This is the same mistake people make when trying to understand why products like Office are popular. Everybody’s needs are slightly different, so breadth works out to be important. And of course there’s a difference between “it works, barely” and “ideal”. For example, on most platforms the web browser helps correct your spelling when writing forum posts, but it seems the system you used did not provide this.

Serialisation of low-level operations in the filesystem code is not tied to the fact that disks (were, once) only capable of executing one I/O operation at a time, nor to the fact that the standard by which they’re connected is referred to as “serial”. It’s a failing of the filesystem design. Would you be more comfortable hearing this from Axel?

It’s part of the reason why compiling software on Haiku is slower, for example (there are lots of reasons, the compiler gives the OS quite a workout, and Haiku is pretty flabby).

A COW object filesystem is completely different from the extent oriented BeOS BFS, let alone OBFS. If you want an example of a filesystem that has similar design goals to ZFS, you can look at btrfs in recent Linux kernels. I doubt the designers of either gave BFS more than a casual glance, it really isn’t anything unusual (except for the “metadata index” thing, which neither ZFS nor btrfs do of course).

That indeed this list is not relevant.

It seems you needed at least one lesson: I am not “Pete B”.

I think Axel posted that link to Ars Technica, because the topic of that thread was Haiku’s scheduler and the comments of that Ars article shed some light on the opinions of some Haiku devs on that. I don’t think your person entered into it at all.

Don’t mistake the whole Haiku community to the two or three guys that keep falling for your trollings. Most of us know that Haiku is very far from perfect and don’t look at a distorted reality through rose-coloured glasses. It’s a bit funny but even more sad, to imagine you sitting on your sofa, surfing into these forums every other week to post a few condescending comments, and then waiting gleefully for the inevitable few to take the bait.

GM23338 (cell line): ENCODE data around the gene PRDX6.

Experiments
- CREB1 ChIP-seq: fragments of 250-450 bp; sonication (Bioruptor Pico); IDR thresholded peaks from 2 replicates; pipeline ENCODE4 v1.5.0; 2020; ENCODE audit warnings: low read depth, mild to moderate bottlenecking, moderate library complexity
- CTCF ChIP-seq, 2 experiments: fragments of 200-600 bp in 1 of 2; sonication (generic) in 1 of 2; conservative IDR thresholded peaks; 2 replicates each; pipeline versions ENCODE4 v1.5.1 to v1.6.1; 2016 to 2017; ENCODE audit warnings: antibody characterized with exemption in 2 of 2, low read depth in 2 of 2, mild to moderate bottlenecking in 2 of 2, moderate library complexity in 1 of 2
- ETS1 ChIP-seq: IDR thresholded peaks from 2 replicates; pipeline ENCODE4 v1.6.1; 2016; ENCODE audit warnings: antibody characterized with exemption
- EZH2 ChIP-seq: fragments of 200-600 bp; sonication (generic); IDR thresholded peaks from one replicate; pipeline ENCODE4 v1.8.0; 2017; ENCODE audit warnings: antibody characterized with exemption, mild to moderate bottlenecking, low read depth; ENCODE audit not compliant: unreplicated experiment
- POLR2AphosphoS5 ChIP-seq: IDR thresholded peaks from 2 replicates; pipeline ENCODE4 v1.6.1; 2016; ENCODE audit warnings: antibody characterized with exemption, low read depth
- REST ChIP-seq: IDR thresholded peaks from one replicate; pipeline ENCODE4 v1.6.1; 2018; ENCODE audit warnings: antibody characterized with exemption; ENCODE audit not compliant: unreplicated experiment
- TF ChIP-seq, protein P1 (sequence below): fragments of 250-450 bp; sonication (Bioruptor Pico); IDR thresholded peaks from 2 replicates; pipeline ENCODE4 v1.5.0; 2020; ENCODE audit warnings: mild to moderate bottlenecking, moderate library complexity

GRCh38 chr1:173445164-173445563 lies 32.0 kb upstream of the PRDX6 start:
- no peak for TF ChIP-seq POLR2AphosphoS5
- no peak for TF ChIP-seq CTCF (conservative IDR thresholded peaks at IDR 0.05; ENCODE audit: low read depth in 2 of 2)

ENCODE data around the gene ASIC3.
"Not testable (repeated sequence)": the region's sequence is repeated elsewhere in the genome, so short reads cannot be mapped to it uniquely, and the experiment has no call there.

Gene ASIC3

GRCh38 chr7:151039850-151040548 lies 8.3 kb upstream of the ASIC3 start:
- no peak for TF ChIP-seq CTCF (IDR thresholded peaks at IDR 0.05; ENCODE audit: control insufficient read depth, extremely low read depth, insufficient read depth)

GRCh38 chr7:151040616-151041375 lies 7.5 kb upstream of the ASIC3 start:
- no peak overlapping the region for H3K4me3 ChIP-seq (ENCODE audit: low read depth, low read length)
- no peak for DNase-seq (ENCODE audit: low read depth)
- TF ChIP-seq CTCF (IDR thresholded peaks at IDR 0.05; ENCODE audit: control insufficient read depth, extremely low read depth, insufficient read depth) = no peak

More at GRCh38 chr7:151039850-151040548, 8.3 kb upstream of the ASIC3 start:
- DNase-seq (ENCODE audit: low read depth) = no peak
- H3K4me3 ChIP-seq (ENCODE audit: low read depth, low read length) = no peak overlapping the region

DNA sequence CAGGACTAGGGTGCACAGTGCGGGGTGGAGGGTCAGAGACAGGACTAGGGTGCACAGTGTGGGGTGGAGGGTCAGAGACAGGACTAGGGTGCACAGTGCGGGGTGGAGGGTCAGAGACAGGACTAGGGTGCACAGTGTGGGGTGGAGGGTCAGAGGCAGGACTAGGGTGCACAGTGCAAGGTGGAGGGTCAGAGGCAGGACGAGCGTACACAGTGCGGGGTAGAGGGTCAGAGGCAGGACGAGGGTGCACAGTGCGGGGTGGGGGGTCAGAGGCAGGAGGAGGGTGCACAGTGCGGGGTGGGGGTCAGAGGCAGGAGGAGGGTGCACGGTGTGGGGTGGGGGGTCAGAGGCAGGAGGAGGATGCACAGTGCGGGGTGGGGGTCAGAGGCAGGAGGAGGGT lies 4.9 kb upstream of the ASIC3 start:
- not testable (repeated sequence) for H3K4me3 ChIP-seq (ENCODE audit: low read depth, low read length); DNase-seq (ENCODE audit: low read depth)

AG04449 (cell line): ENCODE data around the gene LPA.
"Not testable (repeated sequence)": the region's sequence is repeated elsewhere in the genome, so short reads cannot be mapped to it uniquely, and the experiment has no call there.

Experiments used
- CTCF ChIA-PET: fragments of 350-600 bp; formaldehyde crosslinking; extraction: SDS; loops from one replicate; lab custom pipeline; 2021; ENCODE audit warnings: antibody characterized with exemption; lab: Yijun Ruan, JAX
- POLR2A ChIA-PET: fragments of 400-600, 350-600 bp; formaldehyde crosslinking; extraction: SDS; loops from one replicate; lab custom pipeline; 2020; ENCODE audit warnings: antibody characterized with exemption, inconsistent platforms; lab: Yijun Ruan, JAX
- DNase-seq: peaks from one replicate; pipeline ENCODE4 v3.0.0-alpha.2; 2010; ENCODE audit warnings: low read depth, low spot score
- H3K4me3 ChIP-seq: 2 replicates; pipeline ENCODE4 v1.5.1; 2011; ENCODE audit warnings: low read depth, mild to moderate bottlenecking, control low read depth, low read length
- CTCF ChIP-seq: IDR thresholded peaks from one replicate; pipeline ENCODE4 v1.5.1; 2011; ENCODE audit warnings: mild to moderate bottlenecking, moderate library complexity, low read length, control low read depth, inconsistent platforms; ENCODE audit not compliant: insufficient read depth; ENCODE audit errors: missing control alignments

Regards,
Humdinger

That’s a fair point.

I actually expected that, having taken an interest in the thread at all, Axel would fix the bug. I was interested to see whether he would acknowledge the inspiration or whether it would just be fixed silently. But instead the whole thread passed into history, a possibility I hadn’t considered. Maybe I was too subtle.

Don’t have a sofa, but I appreciate the mental picture. You may underestimate how much work it is to write critical commentary like this. Although Haiku does make it easier than BeOS because instead of speculating and then having to write rigorous tests, one can review the source code to confirm ones suspicions. Still sometimes it takes me a while to remember to do that, I spent some minutes staring at the crazy memory usage results in Haiku’s About dialog before it occurred to me to look in the kernel source code and find…

// TODO: We should subtract the blocks that are in use ATM, since those // can't really be freed in a low memory situation.

So for example if a program loads a 200MB picture into RAM, Haiku accounts this as “file cache” and not used memory. A Haiku system with 2GB of RAM and showing only “88MiB used” may actually be full to bursting, you’ll only know if you try to load more data. This was so incredible that it actually took quite a while to grasp, yet so far as I can tell it’s purely an accident, albeit one Haiku’s developers are in no hurry to fix.

Hello ,
Im not trying Haiku for about 48Hours so im not an expert yet :smiley:
I run Haiku on a very old and slow computer with about 512MB RAM and
a 1.6GHZ CPU and i was surprised how fast it boots up and how fast a